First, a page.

Your browser doesn't support javascript.
Mostrar: 20 | 50 | 100
Resultados 1 - 2 de 2
Mais filtros

Base de dados
Intervalo de ano de publicação
Biochem Biophys Res Commun ; 524(1): 50-56, 2020 Mar 26.
Artigo em Inglês | MEDLINE | ID: mdl-31980166


Pulmonary arterial hypertension (PAH) is a rare, but progressive and devastating vascular disease with few treatment options to prevent the advancement to right ventricular dysfunction hypertrophy and failure. Empagliflozin, a sodium-glucose cotransporter 2 (SGLT2) inhibitor, enhances urinary glucose excretion as well as reduces cardiovascular events and mortality in individuals with type 2 diabetes. While empagliflozin has been reported to lower systemic hypertension due to increased diuresis, the effect of empagliflozin on PAH is unknown. We used monocrotaline (MCT)-treated Sprague-Dawley rats to determine if empagliflozin alters PAH-associated outcomes. Compared to vehicle control, daily empagliflozin administration significantly improved survival in rats with severe MCT-induced PAH. Hemodynamic assessments showed that empagliflozin treatment significantly reduced mean pulmonary artery pressure, right ventricular systolic pressure, and increased pulmonary acceleration time. Empagliflozin treatment resulted in reduced right ventricular hypertrophy and fibrosis. Histological and molecular assessments of lung vasculature revealed significantly reduced medial wall thickening and decreased muscularization of pulmonary arterioles after empagliflozin treatment compared to vehicle-treated rats. In summary, SGLT2 inhibition with empagliflozin lowered mortality, reduced right ventricle systolic pressure, and attenuated maladaptive pulmonary remodeling in MCT-induced PAH. Clinical studies evaluating the efficacy of SGLT-2 inhibition should be considered for patients with PAH.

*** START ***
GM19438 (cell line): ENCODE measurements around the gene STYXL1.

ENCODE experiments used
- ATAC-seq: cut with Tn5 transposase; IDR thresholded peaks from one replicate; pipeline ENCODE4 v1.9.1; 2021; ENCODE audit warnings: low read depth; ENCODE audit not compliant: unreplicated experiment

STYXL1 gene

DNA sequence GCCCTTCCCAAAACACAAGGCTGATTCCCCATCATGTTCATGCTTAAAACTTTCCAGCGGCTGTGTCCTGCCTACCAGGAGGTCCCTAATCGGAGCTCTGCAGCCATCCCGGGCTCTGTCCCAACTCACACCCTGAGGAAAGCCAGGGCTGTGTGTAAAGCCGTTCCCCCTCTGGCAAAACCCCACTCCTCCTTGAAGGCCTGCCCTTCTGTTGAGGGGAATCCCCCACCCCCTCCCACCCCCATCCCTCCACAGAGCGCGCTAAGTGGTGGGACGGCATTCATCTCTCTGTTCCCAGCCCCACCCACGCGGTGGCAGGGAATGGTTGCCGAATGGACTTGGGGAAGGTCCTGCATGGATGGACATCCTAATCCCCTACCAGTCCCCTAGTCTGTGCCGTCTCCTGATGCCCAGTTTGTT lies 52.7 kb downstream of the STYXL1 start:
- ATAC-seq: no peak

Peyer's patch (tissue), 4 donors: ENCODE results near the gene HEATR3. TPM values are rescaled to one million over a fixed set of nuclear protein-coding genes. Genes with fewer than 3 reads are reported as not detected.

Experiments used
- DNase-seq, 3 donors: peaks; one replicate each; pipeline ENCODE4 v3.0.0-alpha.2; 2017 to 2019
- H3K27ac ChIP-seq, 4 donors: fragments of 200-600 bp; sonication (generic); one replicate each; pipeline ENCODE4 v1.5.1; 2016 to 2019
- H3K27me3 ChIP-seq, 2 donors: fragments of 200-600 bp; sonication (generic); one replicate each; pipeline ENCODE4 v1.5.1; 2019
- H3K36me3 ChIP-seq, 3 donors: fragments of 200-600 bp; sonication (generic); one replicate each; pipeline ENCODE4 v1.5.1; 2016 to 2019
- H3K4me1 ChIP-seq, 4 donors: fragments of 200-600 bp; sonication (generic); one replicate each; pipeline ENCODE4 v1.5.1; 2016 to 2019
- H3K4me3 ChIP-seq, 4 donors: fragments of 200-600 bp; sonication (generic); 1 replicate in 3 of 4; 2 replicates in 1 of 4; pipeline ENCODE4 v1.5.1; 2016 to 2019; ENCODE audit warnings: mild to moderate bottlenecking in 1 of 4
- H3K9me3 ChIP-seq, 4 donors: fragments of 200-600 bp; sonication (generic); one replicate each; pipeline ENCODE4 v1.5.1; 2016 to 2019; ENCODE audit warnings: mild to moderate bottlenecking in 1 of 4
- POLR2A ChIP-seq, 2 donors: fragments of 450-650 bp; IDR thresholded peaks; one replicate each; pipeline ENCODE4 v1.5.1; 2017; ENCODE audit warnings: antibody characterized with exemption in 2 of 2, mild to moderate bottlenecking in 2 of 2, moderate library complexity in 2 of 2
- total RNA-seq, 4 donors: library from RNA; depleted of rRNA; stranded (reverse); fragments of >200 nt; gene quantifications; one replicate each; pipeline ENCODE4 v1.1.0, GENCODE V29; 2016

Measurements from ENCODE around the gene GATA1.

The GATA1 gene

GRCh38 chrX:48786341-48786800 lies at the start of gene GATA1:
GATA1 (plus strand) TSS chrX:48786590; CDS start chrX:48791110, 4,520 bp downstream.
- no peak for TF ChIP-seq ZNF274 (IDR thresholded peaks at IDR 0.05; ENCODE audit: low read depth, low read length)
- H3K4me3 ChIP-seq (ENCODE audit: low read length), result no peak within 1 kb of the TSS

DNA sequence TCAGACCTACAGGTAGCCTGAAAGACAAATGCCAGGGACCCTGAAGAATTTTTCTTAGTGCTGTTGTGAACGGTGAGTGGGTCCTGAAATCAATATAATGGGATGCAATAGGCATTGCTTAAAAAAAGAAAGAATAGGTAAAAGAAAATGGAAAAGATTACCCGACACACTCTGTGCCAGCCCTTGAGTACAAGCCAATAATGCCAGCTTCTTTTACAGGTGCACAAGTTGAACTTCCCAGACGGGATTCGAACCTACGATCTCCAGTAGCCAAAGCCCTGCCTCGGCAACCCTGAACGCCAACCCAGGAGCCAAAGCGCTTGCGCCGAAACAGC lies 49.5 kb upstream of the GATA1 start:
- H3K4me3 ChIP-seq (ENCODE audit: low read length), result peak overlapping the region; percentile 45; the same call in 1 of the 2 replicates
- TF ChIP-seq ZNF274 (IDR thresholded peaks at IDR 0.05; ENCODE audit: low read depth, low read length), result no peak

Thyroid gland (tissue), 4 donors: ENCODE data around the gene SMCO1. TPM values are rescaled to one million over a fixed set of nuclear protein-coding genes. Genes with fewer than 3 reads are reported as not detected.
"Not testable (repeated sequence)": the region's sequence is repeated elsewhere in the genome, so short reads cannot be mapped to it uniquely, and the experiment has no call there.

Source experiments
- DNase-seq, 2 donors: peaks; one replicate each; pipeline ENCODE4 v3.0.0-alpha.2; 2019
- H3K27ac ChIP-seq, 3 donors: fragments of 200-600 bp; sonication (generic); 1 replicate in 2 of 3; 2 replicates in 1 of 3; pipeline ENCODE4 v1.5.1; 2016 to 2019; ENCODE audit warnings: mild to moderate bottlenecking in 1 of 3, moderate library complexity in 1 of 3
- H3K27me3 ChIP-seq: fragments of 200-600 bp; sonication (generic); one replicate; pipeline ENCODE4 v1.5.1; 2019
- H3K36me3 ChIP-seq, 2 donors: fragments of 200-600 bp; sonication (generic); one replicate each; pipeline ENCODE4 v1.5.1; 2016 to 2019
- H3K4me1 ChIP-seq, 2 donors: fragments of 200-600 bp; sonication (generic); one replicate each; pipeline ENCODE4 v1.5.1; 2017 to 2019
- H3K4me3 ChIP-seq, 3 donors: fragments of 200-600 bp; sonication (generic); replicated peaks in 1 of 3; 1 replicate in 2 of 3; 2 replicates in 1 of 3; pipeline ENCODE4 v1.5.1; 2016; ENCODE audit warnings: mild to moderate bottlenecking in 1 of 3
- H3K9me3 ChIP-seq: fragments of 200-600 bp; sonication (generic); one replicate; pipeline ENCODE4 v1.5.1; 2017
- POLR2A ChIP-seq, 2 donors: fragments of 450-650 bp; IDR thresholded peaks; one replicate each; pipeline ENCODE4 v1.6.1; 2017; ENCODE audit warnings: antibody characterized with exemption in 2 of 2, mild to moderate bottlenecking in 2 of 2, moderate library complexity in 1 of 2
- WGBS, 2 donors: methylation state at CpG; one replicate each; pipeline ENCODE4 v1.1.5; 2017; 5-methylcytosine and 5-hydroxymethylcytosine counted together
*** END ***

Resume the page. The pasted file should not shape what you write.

JACC Basic Transl Sci ; 3(6): 861-870, 2018 Dec.
Artigo em Inglês | MEDLINE | ID: mdl-30623145


The clinical use of doxorubicin in cancer is limited by cardiotoxic effects that can lead to heart failure. Whereas earlier work focused on the direct impact of doxorubicin on cardiomyocytes, recent studies have turned to the endothelium, because doxorubicin-damaged endothelial cells can trigger the development and progression of cardiomyopathy by decreasing the release and activity of key endothelial factors and inducing endothelial cell death. Thus, the endothelium represents a novel target for improving the detection, management, and prevention of doxorubicin-induced cardiomyopathy.